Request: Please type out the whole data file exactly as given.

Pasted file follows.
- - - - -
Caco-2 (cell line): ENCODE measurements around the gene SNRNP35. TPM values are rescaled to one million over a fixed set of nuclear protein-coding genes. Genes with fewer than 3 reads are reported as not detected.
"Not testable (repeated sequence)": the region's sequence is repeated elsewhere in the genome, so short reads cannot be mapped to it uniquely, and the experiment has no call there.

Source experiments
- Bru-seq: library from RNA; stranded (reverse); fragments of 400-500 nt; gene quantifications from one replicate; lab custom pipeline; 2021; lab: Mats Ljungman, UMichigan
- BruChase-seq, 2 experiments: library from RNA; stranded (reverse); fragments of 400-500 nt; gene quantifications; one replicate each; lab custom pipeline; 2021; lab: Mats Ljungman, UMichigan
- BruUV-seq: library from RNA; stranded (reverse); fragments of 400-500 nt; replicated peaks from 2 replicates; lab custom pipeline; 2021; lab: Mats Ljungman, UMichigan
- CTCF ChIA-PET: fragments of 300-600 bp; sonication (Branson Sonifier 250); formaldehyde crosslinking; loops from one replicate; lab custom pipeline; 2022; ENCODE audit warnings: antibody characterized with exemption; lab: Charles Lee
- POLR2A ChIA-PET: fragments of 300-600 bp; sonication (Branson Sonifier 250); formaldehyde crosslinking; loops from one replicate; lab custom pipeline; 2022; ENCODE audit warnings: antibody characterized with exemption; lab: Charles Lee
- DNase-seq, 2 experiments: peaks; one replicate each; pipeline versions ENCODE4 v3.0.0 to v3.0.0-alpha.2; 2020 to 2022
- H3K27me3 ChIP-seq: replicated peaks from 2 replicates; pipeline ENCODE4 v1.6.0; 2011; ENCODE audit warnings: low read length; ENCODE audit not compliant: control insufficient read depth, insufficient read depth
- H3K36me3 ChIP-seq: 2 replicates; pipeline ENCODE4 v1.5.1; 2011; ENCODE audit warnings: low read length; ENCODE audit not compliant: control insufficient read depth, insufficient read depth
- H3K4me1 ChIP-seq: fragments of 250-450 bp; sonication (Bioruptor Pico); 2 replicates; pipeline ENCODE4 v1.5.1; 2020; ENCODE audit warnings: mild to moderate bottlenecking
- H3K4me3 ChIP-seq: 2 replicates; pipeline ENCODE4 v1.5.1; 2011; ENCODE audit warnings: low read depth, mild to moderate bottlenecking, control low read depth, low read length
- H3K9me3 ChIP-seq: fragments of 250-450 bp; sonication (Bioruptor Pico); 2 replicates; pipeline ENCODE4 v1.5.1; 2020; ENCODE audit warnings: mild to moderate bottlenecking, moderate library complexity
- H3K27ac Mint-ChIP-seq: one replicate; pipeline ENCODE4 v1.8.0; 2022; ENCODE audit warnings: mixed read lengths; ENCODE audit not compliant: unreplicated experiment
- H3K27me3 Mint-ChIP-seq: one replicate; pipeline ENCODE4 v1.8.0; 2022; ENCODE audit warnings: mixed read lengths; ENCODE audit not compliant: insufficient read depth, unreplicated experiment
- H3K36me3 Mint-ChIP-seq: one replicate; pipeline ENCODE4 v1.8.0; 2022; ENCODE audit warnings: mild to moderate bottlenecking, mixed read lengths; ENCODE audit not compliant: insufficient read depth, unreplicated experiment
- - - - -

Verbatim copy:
Caco-2 (cell line): ENCODE measurements around the gene SNRNP35. TPM values are rescaled to one million over a fixed set of nuclear protein-coding genes. Genes with fewer than 3 reads are reported as not detected.
"Not testable (repeated sequence)": the region's sequence is repeated elsewhere in the genome, so short reads cannot be mapped to it uniquely, and the experiment has no call there.

Source experiments
- Bru-seq: library from RNA; stranded (reverse); fragments of 400-500 nt; gene quantifications from one replicate; lab custom pipeline; 2021; lab: Mats Ljungman, UMichigan
- BruChase-seq, 2 experiments: library from RNA; stranded (reverse); fragments of 400-500 nt; gene quantifications; one replicate each; lab custom pipeline; 2021; lab: Mats Ljungman, UMichigan
- BruUV-seq: library from RNA; stranded (reverse); fragments of 400-500 nt; replicated peaks from 2 replicates; lab custom pipeline; 2021; lab: Mats Ljungman, UMichigan
- CTCF ChIA-PET: fragments of 300-600 bp; sonication (Branson Sonifier 250); formaldehyde crosslinking; loops from one replicate; lab custom pipeline; 2022; ENCODE audit warnings: antibody characterized with exemption; lab: Charles Lee
- POLR2A ChIA-PET: fragments of 300-600 bp; sonication (Branson Sonifier 250); formaldehyde crosslinking; loops from one replicate; lab custom pipeline; 2022; ENCODE audit warnings: antibody characterized with exemption; lab: Charles Lee
- DNase-seq, 2 experiments: peaks; one replicate each; pipeline versions ENCODE4 v3.0.0 to v3.0.0-alpha.2; 2020 to 2022
- H3K27me3 ChIP-seq: replicated peaks from 2 replicates; pipeline ENCODE4 v1.6.0; 2011; ENCODE audit warnings: low read length; ENCODE audit not compliant: control insufficient read depth, insufficient read depth
- H3K36me3 ChIP-seq: 2 replicates; pipeline ENCODE4 v1.5.1; 2011; ENCODE audit warnings: low read length; ENCODE audit not compliant: control insufficient read depth, insufficient read depth
- H3K4me1 ChIP-seq: fragments of 250-450 bp; sonication (Bioruptor Pico); 2 replicates; pipeline ENCODE4 v1.5.1; 2020; ENCODE audit warnings: mild to moderate bottlenecking
- H3K4me3 ChIP-seq: 2 replicates; pipeline ENCODE4 v1.5.1; 2011; ENCODE audit warnings: low read depth, mild to moderate bottlenecking, control low read depth, low read length
- H3K9me3 ChIP-seq: fragments of 250-450 bp; sonication (Bioruptor Pico); 2 replicates; pipeline ENCODE4 v1.5.1; 2020; ENCODE audit warnings: mild to moderate bottlenecking, moderate library complexity
- H3K27ac Mint-ChIP-seq: one replicate; pipeline ENCODE4 v1.8.0; 2022; ENCODE audit warnings: mixed read lengths; ENCODE audit not compliant: unreplicated experiment
- H3K27me3 Mint-ChIP-seq: one replicate; pipeline ENCODE4 v1.8.0; 2022; ENCODE audit warnings: mixed read lengths; ENCODE audit not compliant: insufficient read depth, unreplicated experiment
- H3K36me3 Mint-ChIP-seq: one replicate; pipeline ENCODE4 v1.8.0; 2022; ENCODE audit warnings: mild to moderate bottlenecking, mixed read lengths; ENCODE audit not compliant: insufficient read depth, unreplicated experiment